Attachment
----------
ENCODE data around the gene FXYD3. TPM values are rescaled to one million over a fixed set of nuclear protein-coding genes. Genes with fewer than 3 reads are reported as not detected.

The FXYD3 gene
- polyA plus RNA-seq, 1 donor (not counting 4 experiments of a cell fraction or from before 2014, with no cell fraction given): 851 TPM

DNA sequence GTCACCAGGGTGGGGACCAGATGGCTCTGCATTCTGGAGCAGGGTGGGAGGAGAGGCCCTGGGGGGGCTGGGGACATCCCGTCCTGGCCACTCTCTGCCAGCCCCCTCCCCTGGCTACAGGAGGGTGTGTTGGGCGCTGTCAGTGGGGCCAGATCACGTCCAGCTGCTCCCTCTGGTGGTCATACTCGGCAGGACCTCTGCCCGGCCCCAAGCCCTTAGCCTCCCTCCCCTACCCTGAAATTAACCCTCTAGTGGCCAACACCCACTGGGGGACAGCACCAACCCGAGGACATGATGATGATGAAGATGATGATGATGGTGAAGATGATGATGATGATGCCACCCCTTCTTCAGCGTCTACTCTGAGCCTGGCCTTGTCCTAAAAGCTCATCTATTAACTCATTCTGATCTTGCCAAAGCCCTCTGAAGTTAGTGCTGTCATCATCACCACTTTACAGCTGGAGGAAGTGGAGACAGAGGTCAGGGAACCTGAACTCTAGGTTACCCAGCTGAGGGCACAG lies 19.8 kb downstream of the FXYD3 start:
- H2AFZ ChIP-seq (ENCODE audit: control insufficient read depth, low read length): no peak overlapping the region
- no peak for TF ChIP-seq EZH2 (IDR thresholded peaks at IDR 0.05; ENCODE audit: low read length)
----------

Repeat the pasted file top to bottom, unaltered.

ENCODE data around the gene FXYD3. TPM values are rescaled to one million over a fixed set of nuclear protein-coding genes. Genes with fewer than 3 reads are reported as not detected.

The FXYD3 gene
- polyA plus RNA-seq, 1 donor (not counting 4 experiments of a cell fraction or from before 2014, with no cell fraction given): 851 TPM

DNA sequence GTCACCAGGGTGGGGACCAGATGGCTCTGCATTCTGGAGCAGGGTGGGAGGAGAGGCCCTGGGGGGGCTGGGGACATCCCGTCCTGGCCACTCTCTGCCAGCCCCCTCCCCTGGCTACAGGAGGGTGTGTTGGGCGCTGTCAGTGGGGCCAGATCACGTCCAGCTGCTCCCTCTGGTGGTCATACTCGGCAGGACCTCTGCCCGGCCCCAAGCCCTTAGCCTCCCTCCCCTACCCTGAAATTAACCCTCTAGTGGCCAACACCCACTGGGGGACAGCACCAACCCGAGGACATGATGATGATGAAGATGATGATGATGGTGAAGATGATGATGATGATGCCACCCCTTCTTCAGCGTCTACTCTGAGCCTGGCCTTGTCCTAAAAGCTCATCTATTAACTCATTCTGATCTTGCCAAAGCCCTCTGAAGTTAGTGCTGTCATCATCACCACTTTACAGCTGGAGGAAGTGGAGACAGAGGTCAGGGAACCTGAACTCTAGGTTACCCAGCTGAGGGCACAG lies 19.8 kb downstream of the FXYD3 start:
- H2AFZ ChIP-seq (ENCODE audit: control insufficient read depth, low read length): no peak overlapping the region
- no peak for TF ChIP-seq EZH2 (IDR thresholded peaks at IDR 0.05; ENCODE audit: low read length)